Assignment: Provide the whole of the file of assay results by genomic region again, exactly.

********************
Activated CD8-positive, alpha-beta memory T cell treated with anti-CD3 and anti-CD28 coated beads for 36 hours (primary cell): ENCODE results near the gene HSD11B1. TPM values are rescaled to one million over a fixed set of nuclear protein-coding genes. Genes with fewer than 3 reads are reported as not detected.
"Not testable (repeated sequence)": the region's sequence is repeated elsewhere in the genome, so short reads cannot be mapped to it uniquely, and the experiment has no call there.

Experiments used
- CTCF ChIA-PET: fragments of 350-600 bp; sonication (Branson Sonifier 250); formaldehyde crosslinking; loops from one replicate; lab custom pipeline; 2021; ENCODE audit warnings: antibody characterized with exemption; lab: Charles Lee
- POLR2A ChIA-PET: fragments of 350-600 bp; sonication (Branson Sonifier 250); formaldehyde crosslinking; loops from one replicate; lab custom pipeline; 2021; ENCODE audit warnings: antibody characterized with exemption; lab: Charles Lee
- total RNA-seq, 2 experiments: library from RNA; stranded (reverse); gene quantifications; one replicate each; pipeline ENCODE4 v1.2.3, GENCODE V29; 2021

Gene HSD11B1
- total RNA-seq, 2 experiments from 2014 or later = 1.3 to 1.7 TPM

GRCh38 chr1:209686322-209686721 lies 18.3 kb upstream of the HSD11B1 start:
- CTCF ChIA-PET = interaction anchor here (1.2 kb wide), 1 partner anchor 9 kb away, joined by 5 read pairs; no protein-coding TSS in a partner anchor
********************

Activated CD8-positive, alpha-beta memory T cell treated with anti-CD3 and anti-CD28 coated beads for 36 hours (primary cell): ENCODE results near the gene HSD11B1. TPM values are rescaled to one million over a fixed set of nuclear protein-coding genes. Genes with fewer than 3 reads are reported as not detected.
"Not testable (repeated sequence)": the region's sequence is repeated elsewhere in the genome, so short reads cannot be mapped to it uniquely, and the experiment has no call there.

Experiments used
- CTCF ChIA-PET: fragments of 350-600 bp; sonication (Branson Sonifier 250); formaldehyde crosslinking; loops from one replicate; lab custom pipeline; 2021; ENCODE audit warnings: antibody characterized with exemption; lab: Charles Lee
- POLR2A ChIA-PET: fragments of 350-600 bp; sonication (Branson Sonifier 250); formaldehyde crosslinking; loops from one replicate; lab custom pipeline; 2021; ENCODE audit warnings: antibody characterized with exemption; lab: Charles Lee
- total RNA-seq, 2 experiments: library from RNA; stranded (reverse); gene quantifications; one replicate each; pipeline ENCODE4 v1.2.3, GENCODE V29; 2021

Gene HSD11B1
- total RNA-seq, 2 experiments from 2014 or later = 1.3 to 1.7 TPM

GRCh38 chr1:209686322-209686721 lies 18.3 kb upstream of the HSD11B1 start:
- CTCF ChIA-PET = interaction anchor here (1.2 kb wide), 1 partner anchor 9 kb away, joined by 5 read pairs; no protein-coding TSS in a partner anchor